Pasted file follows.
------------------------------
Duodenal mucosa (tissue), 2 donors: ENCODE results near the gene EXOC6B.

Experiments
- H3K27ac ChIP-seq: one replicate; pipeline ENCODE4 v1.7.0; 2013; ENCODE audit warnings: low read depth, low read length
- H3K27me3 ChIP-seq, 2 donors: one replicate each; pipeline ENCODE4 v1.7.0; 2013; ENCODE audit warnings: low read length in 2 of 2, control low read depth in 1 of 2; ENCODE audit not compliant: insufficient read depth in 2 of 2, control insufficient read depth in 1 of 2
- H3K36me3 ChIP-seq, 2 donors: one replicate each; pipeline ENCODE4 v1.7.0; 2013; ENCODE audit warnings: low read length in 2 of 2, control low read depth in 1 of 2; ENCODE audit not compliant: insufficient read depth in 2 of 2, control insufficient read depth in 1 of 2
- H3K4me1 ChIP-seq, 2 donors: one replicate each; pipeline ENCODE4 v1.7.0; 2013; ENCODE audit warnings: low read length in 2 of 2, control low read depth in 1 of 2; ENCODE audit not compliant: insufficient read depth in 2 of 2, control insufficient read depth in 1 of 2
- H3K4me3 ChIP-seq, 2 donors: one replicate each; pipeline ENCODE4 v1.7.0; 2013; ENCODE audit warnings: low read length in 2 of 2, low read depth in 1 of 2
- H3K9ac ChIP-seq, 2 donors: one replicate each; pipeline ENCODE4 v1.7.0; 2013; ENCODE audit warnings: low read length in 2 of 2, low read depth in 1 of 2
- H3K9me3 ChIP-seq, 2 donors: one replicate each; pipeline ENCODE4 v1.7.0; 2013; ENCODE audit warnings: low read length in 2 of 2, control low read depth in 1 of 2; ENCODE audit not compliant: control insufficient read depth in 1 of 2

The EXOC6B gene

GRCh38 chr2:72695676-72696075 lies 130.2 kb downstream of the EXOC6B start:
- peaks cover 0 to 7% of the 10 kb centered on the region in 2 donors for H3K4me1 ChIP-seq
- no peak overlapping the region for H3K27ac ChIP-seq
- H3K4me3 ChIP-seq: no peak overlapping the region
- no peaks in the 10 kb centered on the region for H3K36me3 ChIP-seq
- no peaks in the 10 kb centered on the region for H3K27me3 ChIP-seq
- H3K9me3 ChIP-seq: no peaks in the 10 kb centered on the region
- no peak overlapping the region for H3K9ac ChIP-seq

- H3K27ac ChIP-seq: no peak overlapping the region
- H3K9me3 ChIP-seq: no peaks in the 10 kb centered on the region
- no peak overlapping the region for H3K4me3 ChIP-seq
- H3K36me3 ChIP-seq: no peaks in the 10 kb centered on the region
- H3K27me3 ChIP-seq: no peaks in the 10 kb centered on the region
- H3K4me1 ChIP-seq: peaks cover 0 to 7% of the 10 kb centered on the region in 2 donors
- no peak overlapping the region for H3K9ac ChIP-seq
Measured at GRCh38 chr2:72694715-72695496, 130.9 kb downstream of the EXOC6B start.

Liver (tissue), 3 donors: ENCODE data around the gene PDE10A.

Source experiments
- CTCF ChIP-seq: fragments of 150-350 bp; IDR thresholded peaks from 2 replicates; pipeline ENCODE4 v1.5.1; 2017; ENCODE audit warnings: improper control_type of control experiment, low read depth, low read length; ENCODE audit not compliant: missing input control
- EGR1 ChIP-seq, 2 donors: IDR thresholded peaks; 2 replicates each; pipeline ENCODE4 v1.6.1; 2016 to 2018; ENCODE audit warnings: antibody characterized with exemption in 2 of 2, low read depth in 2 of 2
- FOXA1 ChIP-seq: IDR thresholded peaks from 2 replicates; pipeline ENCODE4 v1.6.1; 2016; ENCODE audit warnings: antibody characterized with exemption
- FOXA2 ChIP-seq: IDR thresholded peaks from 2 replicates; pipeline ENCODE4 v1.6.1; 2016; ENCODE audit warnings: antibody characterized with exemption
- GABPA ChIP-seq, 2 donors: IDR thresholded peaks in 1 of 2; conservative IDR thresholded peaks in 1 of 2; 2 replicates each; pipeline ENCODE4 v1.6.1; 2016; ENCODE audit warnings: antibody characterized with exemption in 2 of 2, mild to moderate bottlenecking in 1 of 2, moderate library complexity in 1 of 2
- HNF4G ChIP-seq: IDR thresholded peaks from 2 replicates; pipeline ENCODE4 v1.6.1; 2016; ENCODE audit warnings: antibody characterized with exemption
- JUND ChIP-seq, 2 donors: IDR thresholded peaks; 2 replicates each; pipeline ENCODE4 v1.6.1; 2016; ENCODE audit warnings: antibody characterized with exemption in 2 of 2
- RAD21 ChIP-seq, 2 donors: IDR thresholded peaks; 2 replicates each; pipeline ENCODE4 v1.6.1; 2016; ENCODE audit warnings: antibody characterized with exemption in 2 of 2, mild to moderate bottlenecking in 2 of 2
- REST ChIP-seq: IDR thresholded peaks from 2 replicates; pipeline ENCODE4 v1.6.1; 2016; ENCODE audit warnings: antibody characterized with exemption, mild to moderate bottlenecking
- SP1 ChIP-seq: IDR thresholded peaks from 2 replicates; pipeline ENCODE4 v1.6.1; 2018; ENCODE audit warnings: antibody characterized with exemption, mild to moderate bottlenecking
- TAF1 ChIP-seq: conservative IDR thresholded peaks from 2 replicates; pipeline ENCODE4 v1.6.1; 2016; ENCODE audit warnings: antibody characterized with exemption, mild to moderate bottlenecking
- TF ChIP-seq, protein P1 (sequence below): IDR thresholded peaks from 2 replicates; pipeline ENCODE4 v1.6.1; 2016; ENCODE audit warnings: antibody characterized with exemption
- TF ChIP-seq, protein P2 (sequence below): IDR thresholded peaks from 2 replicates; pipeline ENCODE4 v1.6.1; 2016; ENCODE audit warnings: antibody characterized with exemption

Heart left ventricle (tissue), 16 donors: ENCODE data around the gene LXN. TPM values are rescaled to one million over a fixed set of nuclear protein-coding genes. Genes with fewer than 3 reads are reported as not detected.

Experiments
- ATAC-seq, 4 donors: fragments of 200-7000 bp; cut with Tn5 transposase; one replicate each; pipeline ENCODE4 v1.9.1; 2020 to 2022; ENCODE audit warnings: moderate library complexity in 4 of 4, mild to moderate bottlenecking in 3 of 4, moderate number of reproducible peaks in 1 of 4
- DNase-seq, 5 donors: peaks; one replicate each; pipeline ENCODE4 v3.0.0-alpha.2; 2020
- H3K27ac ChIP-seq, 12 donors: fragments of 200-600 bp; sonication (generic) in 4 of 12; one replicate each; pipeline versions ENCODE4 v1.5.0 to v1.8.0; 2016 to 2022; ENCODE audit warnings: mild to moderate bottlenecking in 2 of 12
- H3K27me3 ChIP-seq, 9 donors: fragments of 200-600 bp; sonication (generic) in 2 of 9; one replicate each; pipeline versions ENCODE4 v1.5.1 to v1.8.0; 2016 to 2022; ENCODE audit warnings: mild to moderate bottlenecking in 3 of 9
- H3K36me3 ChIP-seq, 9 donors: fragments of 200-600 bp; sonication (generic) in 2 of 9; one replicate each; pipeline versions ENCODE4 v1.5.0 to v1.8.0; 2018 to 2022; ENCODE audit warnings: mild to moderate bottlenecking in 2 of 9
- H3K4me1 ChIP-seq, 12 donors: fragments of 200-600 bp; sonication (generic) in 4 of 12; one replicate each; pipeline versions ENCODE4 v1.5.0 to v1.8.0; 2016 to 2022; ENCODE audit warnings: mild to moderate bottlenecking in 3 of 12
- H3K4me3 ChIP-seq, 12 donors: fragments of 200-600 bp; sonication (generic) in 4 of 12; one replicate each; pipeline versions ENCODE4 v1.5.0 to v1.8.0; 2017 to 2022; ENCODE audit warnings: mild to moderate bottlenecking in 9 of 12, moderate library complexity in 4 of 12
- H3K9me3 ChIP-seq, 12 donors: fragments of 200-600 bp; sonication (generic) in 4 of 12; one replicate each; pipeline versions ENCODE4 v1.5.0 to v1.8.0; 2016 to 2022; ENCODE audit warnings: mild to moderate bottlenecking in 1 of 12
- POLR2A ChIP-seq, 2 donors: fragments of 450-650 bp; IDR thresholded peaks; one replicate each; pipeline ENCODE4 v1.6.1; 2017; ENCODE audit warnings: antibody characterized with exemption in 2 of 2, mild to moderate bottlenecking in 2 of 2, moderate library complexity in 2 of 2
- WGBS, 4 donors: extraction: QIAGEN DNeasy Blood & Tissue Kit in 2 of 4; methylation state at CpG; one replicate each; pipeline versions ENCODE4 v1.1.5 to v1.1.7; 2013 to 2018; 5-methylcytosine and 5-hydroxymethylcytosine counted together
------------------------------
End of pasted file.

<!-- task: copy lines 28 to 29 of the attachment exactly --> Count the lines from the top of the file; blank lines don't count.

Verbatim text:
Source experiments
- CTCF ChIP-seq: fragments of 150-350 bp; IDR thresholded peaks from 2 replicates; pipeline ENCODE4 v1.5.1; 2017; ENCODE audit warnings: improper control_type of control experiment, low read depth, low read length; ENCODE audit not compliant: missing input control